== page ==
comicsthegathering dot com logo

Dante #1

by TalkNerdy2Me on January 25, 2017

Writers: Matt Hawkins & Jason Ning

Artist: Darick Robertson

Colors: Diego Rodriguez

Publisher: Image


My first thought about this book, based solely on the cover art, was “wow, another ‘Assassin’s Creed’ knockoff?” Within a few pages, I was put in mind of other stories and setups from the hitman genre, most notably “Lady Killer” (the whole suburban double life) and “Deadpool” (the meeting with his mentor in crummy dive bar). And while I enjoy both of those properties immensely, this book isn’t served very well by its comparison with them. By the time I got to the obligatory double cross that came around the midpoint, I was flipping pages just to get through it. 


The plot, what there is of it, is thin and pretty much trades on the well-worn tropes of “killer for hire” stories. Dante wants to get out of the game, but he’s told he needs to make one last big score and then he can walk. That turns out not to be the case, of course, and there’s some “ancient Chinese secret” curse junk dumped on top of the whole mishmash for good measure.


I try not to worry too much about identity politics when I’m reading comics, but the start to this story relied too much on ethnic and gender stereotypes for my comfort level. Dante’s family, complete with hot wife, cute blonde daughter, and little white kitty, exist solely to be taken from him so that we can see his emotional pain. Even the daughter of his first hit, now an escort girl, plays the ‘abused female’ role so we can see Dante rescue her and know that he’s a good dude who just so happens to kill people for money.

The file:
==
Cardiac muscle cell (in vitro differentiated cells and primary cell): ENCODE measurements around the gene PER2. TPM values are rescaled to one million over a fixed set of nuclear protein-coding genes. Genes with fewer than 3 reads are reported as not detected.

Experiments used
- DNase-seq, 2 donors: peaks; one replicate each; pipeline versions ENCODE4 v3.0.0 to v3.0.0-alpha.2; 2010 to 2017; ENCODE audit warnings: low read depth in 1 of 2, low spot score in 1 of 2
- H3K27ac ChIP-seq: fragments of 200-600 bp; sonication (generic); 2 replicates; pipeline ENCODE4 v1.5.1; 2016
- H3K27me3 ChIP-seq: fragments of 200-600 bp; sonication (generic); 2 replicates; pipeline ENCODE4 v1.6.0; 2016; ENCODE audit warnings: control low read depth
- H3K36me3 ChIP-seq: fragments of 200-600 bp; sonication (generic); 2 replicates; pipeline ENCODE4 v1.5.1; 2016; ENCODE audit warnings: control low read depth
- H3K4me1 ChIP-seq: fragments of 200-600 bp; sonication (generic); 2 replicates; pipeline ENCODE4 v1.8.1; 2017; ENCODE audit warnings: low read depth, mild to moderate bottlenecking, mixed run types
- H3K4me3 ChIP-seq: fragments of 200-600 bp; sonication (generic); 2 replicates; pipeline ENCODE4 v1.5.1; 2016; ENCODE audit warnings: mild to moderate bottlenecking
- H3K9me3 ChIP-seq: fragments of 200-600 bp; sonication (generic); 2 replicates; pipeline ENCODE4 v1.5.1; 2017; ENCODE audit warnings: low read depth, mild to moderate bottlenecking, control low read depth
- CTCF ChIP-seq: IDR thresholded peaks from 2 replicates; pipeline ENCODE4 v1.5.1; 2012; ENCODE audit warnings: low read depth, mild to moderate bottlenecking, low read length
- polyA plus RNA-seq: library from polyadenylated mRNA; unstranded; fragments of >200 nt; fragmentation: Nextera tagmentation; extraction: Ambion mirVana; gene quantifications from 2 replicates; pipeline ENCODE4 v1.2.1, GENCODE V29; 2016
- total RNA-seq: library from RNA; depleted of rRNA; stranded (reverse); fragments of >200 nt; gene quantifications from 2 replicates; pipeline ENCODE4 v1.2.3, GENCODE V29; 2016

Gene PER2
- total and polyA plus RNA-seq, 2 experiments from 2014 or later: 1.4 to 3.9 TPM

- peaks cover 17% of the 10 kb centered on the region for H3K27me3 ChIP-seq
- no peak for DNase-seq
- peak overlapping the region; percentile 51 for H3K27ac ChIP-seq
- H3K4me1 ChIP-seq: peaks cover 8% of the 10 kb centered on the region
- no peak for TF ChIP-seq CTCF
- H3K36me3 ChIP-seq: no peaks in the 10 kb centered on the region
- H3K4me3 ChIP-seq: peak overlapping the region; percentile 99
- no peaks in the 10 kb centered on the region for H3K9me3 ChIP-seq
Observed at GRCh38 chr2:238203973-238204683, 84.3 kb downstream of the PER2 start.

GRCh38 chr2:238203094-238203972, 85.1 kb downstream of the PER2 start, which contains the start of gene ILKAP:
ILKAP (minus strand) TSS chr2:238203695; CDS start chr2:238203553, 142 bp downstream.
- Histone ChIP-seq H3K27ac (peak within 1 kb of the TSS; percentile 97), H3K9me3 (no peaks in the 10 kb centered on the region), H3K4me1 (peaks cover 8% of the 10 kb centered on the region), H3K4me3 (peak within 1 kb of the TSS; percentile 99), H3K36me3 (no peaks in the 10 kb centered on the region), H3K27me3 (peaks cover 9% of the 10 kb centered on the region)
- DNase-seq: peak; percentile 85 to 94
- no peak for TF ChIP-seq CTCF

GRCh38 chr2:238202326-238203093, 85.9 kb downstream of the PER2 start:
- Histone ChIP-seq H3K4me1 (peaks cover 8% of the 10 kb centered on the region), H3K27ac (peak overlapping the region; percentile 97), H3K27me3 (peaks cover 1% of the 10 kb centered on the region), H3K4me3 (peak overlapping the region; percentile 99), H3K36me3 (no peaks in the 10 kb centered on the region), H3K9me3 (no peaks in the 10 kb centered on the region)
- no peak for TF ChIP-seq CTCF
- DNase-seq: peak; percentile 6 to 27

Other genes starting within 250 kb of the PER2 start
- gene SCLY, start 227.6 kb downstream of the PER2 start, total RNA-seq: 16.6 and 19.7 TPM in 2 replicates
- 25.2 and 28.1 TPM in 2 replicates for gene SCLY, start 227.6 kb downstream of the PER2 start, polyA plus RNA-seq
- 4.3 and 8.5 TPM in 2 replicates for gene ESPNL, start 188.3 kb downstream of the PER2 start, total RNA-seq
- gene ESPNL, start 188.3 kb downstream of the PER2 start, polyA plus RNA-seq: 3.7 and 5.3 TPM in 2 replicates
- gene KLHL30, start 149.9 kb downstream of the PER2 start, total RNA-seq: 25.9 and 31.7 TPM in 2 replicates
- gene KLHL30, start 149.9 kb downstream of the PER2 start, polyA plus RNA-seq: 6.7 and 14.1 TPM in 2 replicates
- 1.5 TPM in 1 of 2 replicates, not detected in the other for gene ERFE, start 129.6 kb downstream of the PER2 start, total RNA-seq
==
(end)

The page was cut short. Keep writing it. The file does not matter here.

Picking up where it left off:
It’s a real shame that the writing is so subpar, since the art by Darick Robertson is actually quite good. It took me longer than it should have to place where I knew his work from, but I caught myself thinking that Ruby could have been called “filthy assistant”. Robertson was artist and co-creator of “Transmetropolitan”, one of most excellent and essential comics it’s ever been my pleasure to read. “Dante” isn’t worth two tugs of dead dog’s cock in comparison.

Our Score:


A Look Inside